I’ve been lucky enough to do a fair bit of travelling over the years. Unfortunately much of this was before the photography bug had bitten me. Anyway, having planned a surprise birthday treat for my daughter i figured that this would also be a fab opportunity to try my hand at a little travel photography.
I’d visited Morocco some 15+ years ago and had many fond memories of the culture, people and lifestyle of this amazing country. The sights, smells & tastes of the spice markets & street food were a bewildering attack on all of your senses and i was excited to experience these again, with my daughter, and this time with my camera in hand.
I was also keen to pay a little attention to the amazing architecture that still exists in this country, some of which has not changed its appearance for hundreds of years. From the mystical medina of Marrakech’s old town to the long abandoned Casbah’s on the edge of the Sahara desert there was certainly plenty to capture our attention.
For the trip i travelled light from a photographers point of view, with just 2 Fuji XT-1’s and a small selection of prime & zoom lens’. The cameras were amazing to work with, especially in the tight confines of the Souks. I was able to work relatively unnoticed and if you’ve ever been to Marrakech you’ll know how difficult it can sometimes be photographing on the streets. Many people dont like having their photograph taken and those that do often come asking for money for the privilege.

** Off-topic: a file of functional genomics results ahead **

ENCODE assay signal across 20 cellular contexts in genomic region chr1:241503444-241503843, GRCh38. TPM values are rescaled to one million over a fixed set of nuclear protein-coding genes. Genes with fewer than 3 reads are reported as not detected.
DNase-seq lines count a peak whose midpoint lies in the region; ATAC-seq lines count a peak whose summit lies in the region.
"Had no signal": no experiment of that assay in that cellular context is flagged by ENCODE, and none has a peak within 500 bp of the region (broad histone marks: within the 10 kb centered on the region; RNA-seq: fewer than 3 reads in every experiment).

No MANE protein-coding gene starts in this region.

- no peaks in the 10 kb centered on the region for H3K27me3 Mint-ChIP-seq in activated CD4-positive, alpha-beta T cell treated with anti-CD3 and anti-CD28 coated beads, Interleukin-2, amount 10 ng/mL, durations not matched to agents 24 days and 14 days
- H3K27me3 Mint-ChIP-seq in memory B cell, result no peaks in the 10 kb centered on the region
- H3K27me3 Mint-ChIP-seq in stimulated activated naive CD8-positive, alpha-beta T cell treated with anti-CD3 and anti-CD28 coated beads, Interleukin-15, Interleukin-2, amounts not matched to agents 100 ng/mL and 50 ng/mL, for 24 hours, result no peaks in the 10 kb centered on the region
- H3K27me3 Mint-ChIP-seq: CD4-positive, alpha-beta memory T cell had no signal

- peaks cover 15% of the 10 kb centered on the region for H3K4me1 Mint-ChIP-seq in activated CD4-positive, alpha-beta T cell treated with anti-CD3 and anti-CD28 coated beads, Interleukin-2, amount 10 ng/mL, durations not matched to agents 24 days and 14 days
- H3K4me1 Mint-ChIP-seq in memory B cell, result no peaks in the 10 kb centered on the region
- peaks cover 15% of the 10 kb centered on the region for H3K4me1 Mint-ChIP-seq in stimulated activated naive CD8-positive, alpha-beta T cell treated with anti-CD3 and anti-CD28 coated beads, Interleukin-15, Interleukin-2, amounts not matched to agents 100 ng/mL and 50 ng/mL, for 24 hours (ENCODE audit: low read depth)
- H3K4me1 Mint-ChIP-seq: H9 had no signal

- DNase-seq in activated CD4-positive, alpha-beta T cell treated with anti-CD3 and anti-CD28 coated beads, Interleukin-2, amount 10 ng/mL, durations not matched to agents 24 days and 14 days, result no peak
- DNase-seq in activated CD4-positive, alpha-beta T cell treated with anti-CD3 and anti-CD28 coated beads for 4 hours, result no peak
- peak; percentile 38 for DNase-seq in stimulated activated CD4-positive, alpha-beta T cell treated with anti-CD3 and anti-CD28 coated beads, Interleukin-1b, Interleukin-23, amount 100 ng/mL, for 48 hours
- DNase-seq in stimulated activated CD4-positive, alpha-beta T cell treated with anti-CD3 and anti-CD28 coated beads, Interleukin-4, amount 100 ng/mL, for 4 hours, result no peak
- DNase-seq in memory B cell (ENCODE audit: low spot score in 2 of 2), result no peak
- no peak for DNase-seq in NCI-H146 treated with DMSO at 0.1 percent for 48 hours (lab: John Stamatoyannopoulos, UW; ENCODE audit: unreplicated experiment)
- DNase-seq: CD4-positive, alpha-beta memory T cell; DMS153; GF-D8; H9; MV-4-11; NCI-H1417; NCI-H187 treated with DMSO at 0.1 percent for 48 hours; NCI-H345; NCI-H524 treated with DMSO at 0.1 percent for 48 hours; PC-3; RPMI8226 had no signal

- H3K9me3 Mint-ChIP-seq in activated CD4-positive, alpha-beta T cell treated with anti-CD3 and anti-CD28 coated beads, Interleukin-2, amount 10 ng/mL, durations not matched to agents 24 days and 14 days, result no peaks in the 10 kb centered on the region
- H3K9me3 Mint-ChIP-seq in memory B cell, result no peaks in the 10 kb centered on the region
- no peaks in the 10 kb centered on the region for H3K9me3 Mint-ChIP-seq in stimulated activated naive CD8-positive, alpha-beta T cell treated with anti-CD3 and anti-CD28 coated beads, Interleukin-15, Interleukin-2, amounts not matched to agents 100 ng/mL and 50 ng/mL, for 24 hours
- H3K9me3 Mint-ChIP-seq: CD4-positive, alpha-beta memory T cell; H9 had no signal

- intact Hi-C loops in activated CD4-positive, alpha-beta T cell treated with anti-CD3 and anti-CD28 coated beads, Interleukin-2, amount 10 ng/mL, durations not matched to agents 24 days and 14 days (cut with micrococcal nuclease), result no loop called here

Marrakech itself is a city that is full of life, it never seems to sleep. That said, it’s at night that it seems its liveliest. We travelled in July and, true to our expectations, the heat of the day was pretty much unbearable, hence the reason many stay indoors during the day and emerge at night when the temperature had dropped a little. Talking of the temperature, towards the end of our stay the temp was 45 degrees Celsius and with the heat index of the stiff Saharan wind this felt more like 49 degrees celsius. Anyway, the buzz of the Medina at night, especially on the Jemaa El-Fnaa is a must for any traveller to Morocco but watch out for the Snakes & Monkeys!!